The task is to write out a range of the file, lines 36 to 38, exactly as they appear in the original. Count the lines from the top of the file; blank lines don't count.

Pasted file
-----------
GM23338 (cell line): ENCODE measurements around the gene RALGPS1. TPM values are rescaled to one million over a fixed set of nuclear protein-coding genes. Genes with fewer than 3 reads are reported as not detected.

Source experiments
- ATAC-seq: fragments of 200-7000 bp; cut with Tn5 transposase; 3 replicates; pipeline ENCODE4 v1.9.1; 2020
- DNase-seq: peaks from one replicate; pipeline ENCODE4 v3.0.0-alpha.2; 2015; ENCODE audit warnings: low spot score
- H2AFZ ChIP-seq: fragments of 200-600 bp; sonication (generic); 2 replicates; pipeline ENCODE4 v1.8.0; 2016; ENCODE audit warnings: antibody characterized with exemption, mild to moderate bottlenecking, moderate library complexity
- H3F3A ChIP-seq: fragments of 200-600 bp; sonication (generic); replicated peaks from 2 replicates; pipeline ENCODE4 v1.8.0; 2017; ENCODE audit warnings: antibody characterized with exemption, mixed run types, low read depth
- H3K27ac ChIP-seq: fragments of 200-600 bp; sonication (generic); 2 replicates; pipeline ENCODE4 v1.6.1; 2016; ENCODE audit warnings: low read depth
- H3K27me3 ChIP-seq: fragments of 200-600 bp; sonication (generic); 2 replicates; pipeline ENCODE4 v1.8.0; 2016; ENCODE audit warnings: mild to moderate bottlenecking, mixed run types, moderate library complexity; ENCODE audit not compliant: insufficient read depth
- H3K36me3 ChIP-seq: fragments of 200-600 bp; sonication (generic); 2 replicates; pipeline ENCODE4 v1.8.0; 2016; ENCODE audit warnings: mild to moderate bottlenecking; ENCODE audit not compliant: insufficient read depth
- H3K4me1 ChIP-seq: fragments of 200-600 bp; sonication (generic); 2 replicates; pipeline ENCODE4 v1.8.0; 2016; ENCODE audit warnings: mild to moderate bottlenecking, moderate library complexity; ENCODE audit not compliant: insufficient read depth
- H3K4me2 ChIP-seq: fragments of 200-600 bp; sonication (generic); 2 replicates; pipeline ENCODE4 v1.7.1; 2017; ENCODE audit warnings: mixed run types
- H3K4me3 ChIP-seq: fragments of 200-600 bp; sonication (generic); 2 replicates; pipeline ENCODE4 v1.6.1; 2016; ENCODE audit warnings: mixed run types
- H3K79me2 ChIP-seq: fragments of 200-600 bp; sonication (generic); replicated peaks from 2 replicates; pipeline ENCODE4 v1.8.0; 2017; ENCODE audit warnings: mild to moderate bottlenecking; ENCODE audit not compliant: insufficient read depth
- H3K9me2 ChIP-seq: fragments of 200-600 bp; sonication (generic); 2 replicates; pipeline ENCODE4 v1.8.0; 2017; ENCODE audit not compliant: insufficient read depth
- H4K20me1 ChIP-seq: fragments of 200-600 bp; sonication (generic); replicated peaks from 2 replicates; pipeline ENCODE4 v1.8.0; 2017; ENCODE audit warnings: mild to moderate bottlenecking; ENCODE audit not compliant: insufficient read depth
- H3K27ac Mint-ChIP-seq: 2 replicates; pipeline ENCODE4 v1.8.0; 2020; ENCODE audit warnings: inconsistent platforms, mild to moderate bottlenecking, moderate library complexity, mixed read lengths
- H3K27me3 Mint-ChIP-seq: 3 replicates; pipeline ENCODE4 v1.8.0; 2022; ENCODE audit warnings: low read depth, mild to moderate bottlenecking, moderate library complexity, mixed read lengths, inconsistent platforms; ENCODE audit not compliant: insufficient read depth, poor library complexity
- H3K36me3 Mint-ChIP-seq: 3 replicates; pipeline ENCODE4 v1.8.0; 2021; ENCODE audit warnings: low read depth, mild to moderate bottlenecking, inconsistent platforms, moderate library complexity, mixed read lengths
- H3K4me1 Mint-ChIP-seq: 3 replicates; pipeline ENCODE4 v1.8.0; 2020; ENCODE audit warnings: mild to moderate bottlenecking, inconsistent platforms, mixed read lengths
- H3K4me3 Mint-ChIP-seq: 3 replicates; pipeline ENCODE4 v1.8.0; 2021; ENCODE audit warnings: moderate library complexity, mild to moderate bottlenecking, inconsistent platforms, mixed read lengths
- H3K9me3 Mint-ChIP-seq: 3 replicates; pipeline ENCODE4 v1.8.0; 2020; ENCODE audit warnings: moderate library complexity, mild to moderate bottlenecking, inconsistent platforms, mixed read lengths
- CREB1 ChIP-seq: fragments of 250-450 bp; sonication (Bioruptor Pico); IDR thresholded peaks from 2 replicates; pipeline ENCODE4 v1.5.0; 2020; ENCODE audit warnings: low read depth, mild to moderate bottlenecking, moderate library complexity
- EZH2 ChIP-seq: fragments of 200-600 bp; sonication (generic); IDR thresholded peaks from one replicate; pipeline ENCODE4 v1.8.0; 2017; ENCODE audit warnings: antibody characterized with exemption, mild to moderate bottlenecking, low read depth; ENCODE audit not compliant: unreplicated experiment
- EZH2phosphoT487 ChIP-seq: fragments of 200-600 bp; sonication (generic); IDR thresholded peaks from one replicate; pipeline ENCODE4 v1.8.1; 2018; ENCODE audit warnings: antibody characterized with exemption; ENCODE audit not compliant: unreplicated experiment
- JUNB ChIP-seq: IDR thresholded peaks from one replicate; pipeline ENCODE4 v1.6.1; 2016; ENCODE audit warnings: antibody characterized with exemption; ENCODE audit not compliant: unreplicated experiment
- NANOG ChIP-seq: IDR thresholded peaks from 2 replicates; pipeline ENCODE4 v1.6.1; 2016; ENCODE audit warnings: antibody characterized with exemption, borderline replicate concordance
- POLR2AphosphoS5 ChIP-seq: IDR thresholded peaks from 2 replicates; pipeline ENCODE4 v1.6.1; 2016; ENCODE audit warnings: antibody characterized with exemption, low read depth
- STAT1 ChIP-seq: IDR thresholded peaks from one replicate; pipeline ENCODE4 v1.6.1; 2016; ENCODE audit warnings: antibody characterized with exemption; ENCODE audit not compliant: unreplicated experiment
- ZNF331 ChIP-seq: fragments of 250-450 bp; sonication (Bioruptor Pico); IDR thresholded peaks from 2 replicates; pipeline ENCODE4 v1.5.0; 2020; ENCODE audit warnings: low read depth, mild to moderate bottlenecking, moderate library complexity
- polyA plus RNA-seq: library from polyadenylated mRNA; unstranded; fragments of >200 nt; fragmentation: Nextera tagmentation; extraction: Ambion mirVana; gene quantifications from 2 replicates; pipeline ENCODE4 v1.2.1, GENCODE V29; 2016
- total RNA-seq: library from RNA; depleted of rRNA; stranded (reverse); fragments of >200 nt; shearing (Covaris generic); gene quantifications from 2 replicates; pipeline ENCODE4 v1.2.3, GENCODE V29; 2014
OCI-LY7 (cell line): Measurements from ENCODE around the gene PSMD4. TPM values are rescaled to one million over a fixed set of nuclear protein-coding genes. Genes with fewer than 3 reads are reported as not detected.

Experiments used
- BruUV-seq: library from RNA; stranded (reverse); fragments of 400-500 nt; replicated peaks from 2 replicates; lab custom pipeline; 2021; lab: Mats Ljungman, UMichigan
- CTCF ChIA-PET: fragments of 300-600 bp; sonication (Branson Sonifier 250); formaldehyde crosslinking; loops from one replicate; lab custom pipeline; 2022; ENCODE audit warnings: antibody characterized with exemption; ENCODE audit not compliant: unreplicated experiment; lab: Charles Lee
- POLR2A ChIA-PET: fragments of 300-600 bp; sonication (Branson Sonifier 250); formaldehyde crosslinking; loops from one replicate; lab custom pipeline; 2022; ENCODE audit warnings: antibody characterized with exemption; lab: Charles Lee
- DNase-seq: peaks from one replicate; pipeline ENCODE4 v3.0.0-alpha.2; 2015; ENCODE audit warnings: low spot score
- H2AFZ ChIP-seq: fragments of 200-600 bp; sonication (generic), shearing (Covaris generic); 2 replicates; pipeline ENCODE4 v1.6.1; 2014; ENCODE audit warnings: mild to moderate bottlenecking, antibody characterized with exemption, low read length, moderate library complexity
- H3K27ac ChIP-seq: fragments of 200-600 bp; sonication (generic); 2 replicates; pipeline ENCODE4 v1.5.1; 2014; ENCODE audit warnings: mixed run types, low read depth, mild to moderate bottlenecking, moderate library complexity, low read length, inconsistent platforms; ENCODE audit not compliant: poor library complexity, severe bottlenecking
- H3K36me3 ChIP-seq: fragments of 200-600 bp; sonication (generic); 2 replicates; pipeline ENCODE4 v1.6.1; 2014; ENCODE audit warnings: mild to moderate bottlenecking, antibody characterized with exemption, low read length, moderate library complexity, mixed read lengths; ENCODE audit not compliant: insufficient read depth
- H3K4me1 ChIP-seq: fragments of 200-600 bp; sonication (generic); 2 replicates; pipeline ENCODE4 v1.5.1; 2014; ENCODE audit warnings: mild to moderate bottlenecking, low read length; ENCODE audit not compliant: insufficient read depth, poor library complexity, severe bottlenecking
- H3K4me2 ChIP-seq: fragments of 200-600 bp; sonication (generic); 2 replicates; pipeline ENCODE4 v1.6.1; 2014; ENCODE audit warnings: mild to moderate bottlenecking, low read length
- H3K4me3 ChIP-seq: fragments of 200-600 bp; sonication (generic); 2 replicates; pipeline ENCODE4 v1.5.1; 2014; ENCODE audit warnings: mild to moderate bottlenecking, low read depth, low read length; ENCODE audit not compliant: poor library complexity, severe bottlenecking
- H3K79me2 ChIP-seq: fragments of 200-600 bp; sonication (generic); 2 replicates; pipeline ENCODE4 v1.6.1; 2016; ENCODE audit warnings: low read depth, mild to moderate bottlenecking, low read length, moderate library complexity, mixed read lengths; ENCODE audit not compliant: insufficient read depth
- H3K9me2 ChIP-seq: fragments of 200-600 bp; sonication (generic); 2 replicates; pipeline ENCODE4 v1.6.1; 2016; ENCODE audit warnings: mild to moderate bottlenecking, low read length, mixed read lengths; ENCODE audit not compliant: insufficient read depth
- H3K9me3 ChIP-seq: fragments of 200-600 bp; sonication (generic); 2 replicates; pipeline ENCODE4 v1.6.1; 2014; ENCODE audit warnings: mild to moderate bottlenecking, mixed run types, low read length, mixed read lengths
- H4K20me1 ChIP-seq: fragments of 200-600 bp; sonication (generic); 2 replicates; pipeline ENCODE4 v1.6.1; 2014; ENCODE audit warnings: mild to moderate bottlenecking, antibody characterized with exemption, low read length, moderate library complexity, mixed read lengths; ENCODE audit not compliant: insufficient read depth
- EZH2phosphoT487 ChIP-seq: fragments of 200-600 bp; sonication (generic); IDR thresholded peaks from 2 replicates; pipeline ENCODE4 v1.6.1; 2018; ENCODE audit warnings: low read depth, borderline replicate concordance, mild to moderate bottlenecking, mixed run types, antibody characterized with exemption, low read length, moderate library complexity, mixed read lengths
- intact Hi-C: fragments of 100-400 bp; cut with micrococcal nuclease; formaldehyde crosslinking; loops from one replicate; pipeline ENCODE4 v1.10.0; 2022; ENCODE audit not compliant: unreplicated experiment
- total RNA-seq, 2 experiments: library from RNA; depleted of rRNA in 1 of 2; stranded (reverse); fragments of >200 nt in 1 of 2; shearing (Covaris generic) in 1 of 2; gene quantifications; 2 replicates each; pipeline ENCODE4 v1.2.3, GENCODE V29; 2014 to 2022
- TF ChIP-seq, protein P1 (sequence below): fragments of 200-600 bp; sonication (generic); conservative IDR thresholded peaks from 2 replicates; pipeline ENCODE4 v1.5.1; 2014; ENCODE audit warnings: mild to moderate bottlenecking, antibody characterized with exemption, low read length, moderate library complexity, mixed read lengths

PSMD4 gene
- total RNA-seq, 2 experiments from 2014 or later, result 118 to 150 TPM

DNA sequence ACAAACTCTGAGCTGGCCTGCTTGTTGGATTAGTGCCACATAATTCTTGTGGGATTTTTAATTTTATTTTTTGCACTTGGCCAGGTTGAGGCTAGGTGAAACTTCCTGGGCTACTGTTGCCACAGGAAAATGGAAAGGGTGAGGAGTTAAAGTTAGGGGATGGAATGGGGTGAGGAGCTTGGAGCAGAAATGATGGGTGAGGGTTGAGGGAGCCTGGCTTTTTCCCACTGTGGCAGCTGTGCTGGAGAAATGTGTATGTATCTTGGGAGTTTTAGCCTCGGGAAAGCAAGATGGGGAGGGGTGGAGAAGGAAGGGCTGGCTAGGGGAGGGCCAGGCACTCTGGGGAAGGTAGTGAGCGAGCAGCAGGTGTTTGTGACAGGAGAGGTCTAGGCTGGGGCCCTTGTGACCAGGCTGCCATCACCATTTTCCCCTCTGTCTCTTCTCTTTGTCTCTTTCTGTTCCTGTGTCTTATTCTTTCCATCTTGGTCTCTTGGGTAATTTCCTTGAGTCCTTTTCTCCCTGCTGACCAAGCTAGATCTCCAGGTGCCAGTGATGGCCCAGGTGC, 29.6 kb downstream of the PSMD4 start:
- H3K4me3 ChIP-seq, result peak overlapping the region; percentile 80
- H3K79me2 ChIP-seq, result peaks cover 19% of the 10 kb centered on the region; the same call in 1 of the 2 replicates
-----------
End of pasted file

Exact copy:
- POLR2A ChIA-PET: fragments of 300-600 bp; sonication (Branson Sonifier 250); formaldehyde crosslinking; loops from one replicate; lab custom pipeline; 2022; ENCODE audit warnings: antibody characterized with exemption; lab: Charles Lee
- DNase-seq: peaks from one replicate; pipeline ENCODE4 v3.0.0-alpha.2; 2015; ENCODE audit warnings: low spot score
- H2AFZ ChIP-seq: fragments of 200-600 bp; sonication (generic), shearing (Covaris generic); 2 replicates; pipeline ENCODE4 v1.6.1; 2014; ENCODE audit warnings: mild to moderate bottlenecking, antibody characterized with exemption, low read length, moderate library complexity